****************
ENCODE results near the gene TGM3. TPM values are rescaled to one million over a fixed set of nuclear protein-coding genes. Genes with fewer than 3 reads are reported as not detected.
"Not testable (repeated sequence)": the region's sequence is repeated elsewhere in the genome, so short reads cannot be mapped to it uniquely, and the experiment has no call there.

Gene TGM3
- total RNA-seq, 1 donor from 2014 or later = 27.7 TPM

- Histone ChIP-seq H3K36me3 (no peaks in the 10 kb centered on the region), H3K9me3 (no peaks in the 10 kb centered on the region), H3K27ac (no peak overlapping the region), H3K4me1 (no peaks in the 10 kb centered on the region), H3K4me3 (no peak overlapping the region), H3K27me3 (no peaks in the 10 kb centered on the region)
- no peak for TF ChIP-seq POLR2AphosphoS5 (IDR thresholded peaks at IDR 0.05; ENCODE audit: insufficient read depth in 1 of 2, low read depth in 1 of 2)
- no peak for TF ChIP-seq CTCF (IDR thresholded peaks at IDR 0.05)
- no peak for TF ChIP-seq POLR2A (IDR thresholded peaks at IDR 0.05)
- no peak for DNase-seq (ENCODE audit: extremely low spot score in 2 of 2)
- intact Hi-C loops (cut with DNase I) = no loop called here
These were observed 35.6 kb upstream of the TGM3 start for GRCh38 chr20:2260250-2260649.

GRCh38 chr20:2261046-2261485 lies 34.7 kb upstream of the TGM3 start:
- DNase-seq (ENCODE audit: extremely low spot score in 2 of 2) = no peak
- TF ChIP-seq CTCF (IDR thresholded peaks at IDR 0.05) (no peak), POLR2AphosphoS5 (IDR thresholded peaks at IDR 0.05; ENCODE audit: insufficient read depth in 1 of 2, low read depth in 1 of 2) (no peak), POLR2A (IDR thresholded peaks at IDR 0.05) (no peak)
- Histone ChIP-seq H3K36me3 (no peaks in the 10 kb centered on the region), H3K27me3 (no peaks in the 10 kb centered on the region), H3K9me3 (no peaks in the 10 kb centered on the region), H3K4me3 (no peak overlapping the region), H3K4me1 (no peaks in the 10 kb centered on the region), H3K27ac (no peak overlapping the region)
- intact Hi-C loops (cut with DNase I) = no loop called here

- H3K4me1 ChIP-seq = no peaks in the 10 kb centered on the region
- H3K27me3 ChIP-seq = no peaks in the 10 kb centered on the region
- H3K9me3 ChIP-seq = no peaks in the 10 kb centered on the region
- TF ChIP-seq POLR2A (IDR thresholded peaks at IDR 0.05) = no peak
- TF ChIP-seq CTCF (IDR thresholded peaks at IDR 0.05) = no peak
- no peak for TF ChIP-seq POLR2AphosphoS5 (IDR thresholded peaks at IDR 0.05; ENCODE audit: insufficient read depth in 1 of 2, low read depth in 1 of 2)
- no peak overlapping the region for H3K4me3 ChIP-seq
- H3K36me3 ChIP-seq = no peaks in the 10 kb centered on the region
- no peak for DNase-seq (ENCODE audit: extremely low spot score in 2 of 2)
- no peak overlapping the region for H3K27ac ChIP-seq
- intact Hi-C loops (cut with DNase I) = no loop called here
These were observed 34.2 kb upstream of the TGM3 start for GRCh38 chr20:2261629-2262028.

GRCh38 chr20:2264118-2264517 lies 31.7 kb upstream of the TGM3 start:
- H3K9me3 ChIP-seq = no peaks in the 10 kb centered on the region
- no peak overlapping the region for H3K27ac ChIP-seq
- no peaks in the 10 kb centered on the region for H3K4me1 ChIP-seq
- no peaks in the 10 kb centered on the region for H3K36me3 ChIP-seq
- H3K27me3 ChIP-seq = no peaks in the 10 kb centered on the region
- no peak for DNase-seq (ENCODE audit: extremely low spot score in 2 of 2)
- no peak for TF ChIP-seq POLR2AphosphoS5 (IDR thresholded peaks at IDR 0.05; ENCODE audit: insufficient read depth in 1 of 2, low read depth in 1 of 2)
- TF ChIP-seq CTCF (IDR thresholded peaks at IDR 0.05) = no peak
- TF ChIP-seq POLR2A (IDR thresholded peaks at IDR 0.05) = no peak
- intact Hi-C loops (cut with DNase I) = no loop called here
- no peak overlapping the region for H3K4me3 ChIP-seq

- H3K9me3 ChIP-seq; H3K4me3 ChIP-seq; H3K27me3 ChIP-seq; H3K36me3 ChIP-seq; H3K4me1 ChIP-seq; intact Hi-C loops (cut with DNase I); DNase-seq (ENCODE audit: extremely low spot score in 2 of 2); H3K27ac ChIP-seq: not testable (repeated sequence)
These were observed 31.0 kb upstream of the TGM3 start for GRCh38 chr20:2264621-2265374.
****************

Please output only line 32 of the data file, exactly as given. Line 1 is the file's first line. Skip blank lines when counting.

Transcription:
- no peaks in the 10 kb centered on the region for H3K4me1 ChIP-seq